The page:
|Traded as||NYSE: DATA|
|Founded||Seattle, Washington (2003)|
|Headquarters||Seattle, Washington, U.S.|
CEO and co-founder;
CDO and co-founder;
Chief Scientist and co-founder
Number of employees
|2,400 (May 2015)|
Tableau Software (// tab-LOH) is an American computer software company headquartered in Seattle, Washington. It produces a family of interactive data visualization products focused on business intelligence.
The company was founded in Mountain View, California in January, 2003 by Chris Stolte, Christian Chabot and Pat Hanrahan. Their initial aim was to commercialize research conducted at Stanford University’s Department of Computer Science between 1999 and 2002. Professor Pat Hanrahan and Ph.D. student Chris Stolte who specialized in visualization techniques for exploring and analyzing relational databases and data cubes led research in the use of table-based displays to browse multidimensional relational databases. Together, they combined a structured query language for databases with a descriptive language for rendering graphics and invented a database visualization language called VizQL (Visual Query Language). VizQL formed the core of the Polaris system, an interface for exploring large multi-dimensional databases. In 2003, Tableau was spun out of Stanford  with an eponymous software application. The product queries relational databases, cubes, cloud databases, and spreadsheets and then generates a number of graph types that can be combined into dashboards and shared over a computer network or the internet. The founders moved the company to Seattle, Washington in October, 2003, where it remains headquartered today.
On May 17, 2013, Tableau launched an initial public offering on the New York Stock Exchange, raising more than $250 million USD. Prior to its IPO, Tableau raised over $45 million in venture capital investment from investors such as NEA and Meritech.
The company's 2013 revenue reached $232.44 million, an 82% growth over 2012's $128 million. In 2010, Tableau reported revenue of $34.2 million. That figure grew to $62.4 million in 2011 and $127.7 million in 2012. Profit during the same periods came to $2.7 million, $3.4 million, and $1.6 million, respectively.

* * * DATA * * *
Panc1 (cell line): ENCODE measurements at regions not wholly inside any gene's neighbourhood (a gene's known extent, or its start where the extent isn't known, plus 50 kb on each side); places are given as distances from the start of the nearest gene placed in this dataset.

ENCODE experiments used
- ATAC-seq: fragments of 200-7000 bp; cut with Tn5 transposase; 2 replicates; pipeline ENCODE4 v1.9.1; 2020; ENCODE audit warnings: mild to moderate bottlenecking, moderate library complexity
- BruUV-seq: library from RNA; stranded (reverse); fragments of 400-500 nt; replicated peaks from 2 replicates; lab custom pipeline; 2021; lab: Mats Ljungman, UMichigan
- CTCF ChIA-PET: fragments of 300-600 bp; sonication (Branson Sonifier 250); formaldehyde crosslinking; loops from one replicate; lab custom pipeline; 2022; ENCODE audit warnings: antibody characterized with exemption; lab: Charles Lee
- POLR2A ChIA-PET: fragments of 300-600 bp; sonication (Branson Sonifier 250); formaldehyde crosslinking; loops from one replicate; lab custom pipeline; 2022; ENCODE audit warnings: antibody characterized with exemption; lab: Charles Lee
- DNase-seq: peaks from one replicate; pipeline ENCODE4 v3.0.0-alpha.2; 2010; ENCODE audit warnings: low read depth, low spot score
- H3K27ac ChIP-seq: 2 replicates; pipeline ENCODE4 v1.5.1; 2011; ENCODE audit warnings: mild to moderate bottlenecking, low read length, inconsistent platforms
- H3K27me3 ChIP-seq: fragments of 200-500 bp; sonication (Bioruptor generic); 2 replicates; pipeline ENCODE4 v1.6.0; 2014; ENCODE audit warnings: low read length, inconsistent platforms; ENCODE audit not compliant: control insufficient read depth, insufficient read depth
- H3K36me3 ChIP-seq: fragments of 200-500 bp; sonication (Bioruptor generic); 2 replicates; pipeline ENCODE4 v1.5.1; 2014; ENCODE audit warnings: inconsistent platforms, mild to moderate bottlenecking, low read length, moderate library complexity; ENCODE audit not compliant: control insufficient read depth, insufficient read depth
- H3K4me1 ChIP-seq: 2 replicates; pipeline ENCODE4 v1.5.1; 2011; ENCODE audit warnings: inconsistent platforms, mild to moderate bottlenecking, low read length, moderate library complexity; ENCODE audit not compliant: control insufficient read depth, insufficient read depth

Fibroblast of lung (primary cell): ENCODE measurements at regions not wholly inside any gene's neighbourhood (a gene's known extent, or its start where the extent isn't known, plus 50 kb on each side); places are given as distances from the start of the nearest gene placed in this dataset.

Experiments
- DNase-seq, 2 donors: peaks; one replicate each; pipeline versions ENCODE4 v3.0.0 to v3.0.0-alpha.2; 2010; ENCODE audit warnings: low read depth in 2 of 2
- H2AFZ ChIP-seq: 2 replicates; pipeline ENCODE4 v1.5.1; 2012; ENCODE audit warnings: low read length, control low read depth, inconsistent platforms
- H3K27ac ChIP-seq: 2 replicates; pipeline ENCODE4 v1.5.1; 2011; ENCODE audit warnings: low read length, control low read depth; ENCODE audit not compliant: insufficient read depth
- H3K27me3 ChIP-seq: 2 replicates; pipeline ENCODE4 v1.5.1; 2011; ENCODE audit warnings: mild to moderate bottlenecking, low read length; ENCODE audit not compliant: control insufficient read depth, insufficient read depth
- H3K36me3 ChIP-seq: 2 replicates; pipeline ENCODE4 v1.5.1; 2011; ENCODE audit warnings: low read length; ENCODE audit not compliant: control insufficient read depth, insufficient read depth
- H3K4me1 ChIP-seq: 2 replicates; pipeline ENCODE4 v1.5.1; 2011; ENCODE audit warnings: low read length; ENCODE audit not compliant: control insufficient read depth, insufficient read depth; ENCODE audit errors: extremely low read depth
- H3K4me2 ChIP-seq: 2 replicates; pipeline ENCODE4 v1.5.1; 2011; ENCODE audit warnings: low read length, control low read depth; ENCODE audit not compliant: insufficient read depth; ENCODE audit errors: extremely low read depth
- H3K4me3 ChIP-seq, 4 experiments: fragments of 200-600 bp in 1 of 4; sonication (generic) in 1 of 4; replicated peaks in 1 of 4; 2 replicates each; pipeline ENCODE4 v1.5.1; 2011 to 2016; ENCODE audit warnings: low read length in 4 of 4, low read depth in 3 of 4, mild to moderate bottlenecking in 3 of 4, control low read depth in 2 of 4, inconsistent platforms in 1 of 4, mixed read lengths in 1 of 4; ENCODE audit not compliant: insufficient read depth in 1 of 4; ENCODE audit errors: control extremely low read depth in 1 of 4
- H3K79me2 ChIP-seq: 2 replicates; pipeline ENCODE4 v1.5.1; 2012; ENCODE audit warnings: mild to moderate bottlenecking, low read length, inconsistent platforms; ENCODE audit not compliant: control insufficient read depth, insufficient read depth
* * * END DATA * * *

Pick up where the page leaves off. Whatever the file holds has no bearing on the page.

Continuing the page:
Tableau offers five main products: Tableau Desktop, Tableau Server, Tableau Online, Tableau Reader and Tableau Public. Tableau Public and Tableau Reader are free to use, while both Tableau Server and Tableau Desktop come with a 14-day fully functional free trial period, after which the user must pay for the software. Tableau Desktop comes in both a Professional and a lower cost Personal edition. Tableau Online is available with an annual subscription for a single user, and scales to support thousands of users.
Current versions are listed below
- Tableau Desktop ver 9
- Tableau Server ver 9
- Latest build version: 9.0.5
Industry recognition and awards
Tableau Software has won awards including "Best Overall in Data Visualization" by DM Review, "Best of 2005 for Data Analysis" by PC Magazine, and "2008 Best Business Intelligence Solution (CODiE award)" by the Software & Information Industry Association.
2015 Magic Quadrant for Business Intelligence and Analytics Platforms: market leader, #1 in 'ability to execute', leader in 'completeness in vision'.
Withdrawal of services from Wikileaks
On December 2, 2010, Tableau was one of the first companies to withdraw support from WikiLeaks after they started publishing US embassy cables. Although the company stated it was not a decision that they took lightly, they also stated it was directly due to political pressure:
Our decision to remove the data from our servers came in response to a public request by Senator Joe Lieberman, who chairs the Senate Homeland Security Committee, when he called for organizations hosting WikiLeaks to terminate their relationship with the website.
On February 21, 2011, Tableau posted an updated data policy. The accompanying blog post cited the two main changes as (1) creating a formal complaint process and (2) using freedom of speech as a guiding principle. In addition, the post announced the creation of an advisory board to help the company navigate future situations that "push the boundaries of the policy." Robert Kosara of Tableau likened the new policy to the model set forth in the Digital Millennium Copyright Act, and opined that under the new policy, the Wikileaks cables would not have been removed.
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- Arthur, Charles; Halliday, Josh (January 8, 2010). "Wikileaks under attack: the definitive timeline". The Guardian (London).
- Fink, Elissa (December 2, 2010). "Why we removed the WikiLeaks visualizations". Tableau Software.
- "The Data is In: New Policy & Advisory Board for Tableau Public". Tableau Software. 2011-02-21. Retrieved 2015-04-07.
- Fink, Elissa (February 21, 2011). "The Data is In: New Policy & Advisory Board for Tableau Public". Tableau Software.
- Kosara, Robert (February 22, 2011). "Tableau Public's New Data Policy". EagerEyes blog. Retrieved March 13, 2013.